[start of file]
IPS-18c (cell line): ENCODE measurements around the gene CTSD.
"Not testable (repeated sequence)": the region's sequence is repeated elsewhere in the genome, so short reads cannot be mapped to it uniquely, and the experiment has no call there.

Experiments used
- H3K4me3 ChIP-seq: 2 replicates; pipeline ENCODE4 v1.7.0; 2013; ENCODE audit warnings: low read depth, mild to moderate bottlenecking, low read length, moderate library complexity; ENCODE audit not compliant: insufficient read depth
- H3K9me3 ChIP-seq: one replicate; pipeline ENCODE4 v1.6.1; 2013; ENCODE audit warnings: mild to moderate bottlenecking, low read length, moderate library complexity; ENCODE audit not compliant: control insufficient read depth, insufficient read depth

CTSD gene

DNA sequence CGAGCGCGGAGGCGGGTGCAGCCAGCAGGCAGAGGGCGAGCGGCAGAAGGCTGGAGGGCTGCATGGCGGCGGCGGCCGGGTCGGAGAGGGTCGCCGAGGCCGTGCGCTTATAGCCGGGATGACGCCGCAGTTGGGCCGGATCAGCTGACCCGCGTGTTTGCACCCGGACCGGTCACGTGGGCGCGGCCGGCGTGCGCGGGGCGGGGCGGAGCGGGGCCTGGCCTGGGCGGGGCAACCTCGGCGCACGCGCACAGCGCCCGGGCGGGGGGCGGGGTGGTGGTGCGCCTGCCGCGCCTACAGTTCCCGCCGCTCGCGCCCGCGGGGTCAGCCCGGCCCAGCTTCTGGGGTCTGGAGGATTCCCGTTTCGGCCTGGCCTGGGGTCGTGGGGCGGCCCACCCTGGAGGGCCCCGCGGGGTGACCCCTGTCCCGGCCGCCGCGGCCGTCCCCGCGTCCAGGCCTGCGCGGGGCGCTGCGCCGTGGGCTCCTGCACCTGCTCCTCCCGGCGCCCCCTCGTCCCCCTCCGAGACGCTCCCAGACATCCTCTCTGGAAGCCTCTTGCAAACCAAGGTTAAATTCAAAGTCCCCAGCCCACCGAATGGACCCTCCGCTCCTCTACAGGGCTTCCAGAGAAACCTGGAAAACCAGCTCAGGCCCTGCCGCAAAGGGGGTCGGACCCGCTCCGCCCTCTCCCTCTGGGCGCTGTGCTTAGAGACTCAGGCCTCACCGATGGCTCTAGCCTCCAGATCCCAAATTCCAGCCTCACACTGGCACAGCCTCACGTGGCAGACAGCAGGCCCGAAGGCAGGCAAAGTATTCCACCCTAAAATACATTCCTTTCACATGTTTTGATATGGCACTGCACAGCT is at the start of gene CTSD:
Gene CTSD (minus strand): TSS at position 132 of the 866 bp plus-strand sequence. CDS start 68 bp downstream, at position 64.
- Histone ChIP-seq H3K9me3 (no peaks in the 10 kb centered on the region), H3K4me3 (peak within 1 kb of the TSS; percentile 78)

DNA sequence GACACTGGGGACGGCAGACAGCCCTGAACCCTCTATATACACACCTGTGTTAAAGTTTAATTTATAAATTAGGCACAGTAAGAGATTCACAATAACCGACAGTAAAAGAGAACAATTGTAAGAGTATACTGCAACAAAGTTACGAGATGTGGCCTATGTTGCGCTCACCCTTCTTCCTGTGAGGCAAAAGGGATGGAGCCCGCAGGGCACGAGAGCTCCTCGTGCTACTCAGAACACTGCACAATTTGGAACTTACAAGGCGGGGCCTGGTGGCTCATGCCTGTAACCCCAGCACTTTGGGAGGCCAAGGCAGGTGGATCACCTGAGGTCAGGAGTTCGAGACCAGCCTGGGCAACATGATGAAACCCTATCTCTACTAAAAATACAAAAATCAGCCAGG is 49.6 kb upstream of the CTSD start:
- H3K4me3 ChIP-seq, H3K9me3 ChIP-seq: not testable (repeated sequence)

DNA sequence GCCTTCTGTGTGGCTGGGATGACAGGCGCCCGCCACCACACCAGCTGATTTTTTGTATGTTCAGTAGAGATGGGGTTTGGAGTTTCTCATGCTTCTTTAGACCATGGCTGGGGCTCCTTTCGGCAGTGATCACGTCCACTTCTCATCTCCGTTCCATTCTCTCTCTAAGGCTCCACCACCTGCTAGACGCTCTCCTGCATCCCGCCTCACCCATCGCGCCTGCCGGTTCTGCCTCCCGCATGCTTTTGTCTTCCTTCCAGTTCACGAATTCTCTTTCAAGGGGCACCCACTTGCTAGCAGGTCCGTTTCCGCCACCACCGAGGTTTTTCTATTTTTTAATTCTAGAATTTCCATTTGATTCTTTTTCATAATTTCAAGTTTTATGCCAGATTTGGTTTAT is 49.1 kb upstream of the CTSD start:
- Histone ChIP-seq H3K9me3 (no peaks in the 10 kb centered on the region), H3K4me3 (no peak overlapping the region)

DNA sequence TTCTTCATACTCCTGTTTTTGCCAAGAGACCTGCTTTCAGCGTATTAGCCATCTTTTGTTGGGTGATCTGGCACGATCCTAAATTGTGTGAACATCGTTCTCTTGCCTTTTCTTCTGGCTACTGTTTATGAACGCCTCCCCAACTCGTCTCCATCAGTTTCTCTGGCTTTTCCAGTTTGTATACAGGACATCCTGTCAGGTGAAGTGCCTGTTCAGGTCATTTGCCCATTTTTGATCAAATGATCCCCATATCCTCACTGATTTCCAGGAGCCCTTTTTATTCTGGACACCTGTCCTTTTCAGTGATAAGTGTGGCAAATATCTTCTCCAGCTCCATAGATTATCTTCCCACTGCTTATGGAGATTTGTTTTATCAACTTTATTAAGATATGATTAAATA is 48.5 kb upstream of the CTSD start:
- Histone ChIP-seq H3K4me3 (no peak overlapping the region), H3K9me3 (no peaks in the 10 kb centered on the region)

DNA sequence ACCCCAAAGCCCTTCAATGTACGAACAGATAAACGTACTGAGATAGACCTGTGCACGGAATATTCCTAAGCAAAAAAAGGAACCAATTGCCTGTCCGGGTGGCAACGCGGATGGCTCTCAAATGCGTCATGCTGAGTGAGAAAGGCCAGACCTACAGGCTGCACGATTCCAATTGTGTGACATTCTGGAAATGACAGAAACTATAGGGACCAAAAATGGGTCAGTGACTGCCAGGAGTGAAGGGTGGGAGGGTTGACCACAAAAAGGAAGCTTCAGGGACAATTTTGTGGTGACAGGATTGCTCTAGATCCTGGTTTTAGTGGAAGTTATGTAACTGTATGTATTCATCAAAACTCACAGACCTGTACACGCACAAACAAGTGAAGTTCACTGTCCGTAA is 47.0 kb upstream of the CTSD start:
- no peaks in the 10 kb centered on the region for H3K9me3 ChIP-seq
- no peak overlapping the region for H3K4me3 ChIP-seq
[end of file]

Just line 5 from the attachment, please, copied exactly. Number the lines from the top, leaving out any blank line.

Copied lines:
- H3K9me3 ChIP-seq: one replicate; pipeline ENCODE4 v1.6.1; 2013; ENCODE audit warnings: mild to moderate bottlenecking, low read length, moderate library complexity; ENCODE audit not compliant: control insufficient read depth, insufficient read depth